The GATS which came into force in 1995 is the first international agreement covering multilateral trade in services. It has two parts: the framework agreement consisting of general rules and principles that apply to all measures affecting trade in services and the specific commitments that apply to the services sectors listed in each member’s schedule. The GATS covers all internationally traded services except those provided to the public in the exercise of governmental authority (such as central banking, social security) which are neither supplied on a commercial basis nor in competition with other suppliers of services .
Scope and Coverage
The GATS defines four ways in which a service can be traded (modes of supply): a) cross-border supply (mode l) entails the export of services to another country in a way similar to trade in goods. This does not require the physical movement of supplier or consumer; b) consumption abroad (mode 2) such as tourism or education where the consumer moves to the supplying country; c) commercial presence (mode3) where a company sets up a branch or subsidiary to provide services in another country (banking, insurance); and d) presence of natural persons (mode 4) where foreign nationals are admitted to another country to provide services. In cases where a foreign -service provider hires foreign managers or specialists, one could experience mode 3 and mode 4 together.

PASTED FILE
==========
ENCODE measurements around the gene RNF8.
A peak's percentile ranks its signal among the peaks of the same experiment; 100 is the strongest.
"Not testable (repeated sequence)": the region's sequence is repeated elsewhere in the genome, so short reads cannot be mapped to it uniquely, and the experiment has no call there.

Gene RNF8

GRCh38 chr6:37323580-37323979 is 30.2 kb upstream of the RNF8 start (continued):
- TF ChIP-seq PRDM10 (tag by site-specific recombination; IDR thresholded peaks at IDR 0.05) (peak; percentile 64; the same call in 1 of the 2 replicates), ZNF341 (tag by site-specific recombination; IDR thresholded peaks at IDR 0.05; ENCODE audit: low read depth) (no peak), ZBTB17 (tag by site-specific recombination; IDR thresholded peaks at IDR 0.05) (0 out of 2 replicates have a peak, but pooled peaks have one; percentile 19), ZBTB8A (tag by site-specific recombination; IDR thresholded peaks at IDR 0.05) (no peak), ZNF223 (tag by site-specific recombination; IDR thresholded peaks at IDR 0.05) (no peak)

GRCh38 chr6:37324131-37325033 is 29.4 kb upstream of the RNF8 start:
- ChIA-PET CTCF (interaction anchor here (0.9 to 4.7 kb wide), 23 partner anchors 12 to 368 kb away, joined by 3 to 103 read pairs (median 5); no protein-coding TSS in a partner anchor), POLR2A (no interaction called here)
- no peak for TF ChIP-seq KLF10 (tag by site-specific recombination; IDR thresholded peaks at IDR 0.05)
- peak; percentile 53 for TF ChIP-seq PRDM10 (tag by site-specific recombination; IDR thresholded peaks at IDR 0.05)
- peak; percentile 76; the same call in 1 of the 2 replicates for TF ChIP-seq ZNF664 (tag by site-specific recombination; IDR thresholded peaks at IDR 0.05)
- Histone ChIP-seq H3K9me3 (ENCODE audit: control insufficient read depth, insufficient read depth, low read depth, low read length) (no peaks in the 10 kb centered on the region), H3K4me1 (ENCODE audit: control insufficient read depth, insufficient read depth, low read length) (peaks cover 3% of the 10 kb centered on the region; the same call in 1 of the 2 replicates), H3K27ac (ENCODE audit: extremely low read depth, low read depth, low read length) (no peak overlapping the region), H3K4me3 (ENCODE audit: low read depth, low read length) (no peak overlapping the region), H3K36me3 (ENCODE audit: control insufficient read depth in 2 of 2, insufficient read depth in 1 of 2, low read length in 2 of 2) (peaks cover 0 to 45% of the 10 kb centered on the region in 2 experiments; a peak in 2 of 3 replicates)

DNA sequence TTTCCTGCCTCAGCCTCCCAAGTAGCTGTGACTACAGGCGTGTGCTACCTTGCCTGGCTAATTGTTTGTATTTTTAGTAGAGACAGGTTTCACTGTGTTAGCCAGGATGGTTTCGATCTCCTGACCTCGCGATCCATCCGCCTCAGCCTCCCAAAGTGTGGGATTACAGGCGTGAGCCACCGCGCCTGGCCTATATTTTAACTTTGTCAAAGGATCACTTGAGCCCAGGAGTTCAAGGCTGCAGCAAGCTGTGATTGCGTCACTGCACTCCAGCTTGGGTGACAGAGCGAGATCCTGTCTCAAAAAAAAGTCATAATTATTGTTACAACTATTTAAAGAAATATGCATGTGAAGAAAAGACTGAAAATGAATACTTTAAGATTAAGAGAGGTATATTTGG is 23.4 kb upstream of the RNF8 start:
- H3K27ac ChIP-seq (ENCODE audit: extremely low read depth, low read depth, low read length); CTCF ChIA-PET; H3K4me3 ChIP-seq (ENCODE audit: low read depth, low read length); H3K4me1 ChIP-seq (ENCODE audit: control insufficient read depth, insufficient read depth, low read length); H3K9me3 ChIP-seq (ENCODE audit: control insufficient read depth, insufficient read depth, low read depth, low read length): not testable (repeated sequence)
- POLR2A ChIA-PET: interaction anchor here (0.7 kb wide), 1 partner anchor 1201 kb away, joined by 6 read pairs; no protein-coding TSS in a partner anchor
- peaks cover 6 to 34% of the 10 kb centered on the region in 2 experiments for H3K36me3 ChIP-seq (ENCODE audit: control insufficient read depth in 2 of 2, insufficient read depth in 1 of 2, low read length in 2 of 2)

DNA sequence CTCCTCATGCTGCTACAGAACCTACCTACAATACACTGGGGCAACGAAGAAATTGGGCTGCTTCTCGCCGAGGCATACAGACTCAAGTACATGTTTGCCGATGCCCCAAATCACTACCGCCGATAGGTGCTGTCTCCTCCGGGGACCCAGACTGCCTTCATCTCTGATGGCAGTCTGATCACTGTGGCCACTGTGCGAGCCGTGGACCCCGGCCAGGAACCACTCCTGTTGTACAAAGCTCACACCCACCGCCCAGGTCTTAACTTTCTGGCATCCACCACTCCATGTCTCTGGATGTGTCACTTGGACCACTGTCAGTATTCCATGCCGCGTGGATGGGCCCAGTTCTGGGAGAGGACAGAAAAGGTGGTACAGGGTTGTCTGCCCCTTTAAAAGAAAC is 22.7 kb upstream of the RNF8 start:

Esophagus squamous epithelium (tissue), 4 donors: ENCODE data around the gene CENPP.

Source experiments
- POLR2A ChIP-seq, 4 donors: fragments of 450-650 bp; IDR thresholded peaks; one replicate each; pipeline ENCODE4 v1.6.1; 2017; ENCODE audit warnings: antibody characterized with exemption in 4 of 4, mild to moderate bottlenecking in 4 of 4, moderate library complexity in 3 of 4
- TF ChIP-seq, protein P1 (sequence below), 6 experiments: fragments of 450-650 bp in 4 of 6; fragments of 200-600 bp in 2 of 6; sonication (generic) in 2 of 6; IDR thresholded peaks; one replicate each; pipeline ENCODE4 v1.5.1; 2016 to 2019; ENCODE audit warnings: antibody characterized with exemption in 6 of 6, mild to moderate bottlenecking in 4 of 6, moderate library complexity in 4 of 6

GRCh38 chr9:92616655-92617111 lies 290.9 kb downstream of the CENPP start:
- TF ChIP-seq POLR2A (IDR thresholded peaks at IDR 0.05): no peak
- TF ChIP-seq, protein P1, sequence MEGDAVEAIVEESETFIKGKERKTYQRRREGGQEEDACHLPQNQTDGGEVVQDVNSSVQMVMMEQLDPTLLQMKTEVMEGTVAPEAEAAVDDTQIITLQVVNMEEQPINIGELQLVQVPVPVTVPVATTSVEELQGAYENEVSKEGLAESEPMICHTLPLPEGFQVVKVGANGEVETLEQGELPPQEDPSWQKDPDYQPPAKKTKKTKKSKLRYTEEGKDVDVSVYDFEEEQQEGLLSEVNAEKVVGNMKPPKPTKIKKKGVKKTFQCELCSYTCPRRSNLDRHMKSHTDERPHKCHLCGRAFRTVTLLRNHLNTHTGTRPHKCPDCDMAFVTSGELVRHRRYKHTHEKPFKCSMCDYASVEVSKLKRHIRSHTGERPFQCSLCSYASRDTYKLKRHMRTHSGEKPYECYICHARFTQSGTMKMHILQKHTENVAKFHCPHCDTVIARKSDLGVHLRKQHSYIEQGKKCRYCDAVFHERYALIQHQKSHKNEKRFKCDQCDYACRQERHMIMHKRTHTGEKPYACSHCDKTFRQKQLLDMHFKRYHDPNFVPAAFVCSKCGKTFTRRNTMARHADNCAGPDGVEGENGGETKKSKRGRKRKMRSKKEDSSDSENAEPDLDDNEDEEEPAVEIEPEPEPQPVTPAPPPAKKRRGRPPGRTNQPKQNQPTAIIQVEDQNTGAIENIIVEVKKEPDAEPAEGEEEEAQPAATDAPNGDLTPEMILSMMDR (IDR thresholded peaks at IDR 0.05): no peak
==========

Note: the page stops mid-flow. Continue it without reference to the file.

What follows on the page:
The general obligations and disciplines (Part II of GATS) set out the basic principles that apply to all WTO members and services. These principles include application of the most favored nation standard (MFN), transparency, domestic regulations, and restrictions to safeguard the balance of payments and general/security exceptions.
US Export of Services
- In the United States, the service sector accounts for nearly 80 percent of the private sector GDP and for 90 million jobs.
- US service exports exceeded imports by $80 billion, offsetting 10 percent of the deficit in merchandise trade
Service Exports with High Growth Potential
- Architectural, construction and engineering services
- Financial services (Banking , insurance and other financial services)
- Commercial, professional and technical services
- Education and training services
- Environmental services
- Telecommunications and information services
- Transportation services
- Travel and tourism services